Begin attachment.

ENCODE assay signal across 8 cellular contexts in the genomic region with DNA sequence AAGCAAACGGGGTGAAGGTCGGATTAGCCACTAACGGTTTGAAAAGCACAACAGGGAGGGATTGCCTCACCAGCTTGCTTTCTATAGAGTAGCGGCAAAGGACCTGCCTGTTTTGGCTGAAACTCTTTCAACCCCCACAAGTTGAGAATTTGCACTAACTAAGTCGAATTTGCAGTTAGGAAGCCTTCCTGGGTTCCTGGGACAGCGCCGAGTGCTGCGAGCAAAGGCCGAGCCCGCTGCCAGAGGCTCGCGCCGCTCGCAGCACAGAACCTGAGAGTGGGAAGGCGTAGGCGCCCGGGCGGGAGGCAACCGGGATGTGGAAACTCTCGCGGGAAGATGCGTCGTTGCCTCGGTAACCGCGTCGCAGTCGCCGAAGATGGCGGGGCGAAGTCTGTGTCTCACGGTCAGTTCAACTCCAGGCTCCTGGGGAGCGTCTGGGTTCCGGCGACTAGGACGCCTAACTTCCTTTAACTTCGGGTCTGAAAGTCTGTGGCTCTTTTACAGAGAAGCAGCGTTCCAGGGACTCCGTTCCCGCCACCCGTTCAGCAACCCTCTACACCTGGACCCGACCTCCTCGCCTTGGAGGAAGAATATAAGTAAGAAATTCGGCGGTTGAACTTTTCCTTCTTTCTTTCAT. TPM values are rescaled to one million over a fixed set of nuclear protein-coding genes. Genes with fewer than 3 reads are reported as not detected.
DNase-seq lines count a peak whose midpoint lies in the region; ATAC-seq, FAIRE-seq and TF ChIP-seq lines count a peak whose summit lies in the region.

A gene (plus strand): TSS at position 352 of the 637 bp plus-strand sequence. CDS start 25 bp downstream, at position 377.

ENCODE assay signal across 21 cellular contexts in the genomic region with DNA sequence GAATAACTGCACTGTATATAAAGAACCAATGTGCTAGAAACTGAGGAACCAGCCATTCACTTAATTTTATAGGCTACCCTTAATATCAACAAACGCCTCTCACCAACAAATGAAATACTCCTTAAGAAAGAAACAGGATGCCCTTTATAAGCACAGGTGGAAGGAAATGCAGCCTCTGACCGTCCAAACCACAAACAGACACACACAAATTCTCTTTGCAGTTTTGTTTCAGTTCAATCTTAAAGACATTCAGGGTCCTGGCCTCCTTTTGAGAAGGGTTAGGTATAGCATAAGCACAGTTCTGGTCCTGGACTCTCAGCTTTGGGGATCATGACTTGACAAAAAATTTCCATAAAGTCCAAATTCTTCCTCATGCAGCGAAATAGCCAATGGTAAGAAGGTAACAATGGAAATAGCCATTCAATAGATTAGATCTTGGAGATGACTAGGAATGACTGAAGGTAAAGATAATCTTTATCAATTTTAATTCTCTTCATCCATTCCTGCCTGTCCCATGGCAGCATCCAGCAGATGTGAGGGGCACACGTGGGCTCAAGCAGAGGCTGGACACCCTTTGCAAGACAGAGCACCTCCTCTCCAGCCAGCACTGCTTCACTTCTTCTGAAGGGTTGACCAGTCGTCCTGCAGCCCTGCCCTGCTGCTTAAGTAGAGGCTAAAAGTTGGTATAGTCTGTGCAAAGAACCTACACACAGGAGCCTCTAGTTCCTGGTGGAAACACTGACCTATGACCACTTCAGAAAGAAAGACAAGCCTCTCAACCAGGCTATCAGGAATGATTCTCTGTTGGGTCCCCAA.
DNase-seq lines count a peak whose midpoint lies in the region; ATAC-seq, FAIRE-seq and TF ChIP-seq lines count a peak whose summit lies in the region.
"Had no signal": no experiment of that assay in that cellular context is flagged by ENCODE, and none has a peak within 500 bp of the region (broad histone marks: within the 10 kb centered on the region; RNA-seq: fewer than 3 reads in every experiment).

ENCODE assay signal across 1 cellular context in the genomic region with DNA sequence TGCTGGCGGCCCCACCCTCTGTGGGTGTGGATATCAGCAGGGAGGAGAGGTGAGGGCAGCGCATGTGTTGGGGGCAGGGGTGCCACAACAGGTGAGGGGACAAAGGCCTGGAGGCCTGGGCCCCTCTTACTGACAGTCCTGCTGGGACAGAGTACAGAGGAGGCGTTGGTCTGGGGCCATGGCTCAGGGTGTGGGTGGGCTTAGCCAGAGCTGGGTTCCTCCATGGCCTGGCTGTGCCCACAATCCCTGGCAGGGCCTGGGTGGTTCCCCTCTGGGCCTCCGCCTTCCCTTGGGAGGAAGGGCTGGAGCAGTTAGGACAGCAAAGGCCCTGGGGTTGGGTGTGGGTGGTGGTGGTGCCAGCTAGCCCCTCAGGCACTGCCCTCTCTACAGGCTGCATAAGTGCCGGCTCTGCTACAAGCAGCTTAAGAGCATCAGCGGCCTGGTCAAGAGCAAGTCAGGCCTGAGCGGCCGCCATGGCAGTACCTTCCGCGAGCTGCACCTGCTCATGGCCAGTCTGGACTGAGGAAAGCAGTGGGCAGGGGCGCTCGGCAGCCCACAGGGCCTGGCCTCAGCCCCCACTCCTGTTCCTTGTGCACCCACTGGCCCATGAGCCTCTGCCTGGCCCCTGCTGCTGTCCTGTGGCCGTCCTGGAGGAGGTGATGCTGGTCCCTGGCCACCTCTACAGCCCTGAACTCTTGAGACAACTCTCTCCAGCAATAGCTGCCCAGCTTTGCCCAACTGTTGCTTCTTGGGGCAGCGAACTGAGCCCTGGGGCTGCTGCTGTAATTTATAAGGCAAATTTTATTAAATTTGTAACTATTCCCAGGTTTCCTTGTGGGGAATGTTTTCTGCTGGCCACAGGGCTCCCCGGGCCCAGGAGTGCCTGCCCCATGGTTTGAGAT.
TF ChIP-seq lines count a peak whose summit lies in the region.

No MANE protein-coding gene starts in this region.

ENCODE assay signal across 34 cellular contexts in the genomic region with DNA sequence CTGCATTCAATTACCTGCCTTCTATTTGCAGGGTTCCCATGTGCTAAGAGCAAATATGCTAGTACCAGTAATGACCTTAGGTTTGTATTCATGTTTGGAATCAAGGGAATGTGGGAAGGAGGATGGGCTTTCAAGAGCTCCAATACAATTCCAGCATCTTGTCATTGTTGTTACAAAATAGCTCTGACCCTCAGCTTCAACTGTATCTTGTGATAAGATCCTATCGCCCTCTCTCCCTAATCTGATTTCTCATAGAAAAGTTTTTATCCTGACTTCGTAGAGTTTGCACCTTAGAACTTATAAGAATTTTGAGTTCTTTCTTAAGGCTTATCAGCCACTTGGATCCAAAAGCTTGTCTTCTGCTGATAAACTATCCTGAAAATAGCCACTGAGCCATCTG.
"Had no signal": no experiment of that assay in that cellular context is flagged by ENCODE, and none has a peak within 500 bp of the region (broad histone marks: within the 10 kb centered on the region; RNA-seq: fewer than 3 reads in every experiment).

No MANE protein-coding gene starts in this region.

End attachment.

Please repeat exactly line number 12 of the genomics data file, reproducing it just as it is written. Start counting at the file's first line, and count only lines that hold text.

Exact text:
No MANE protein-coding gene starts in this region.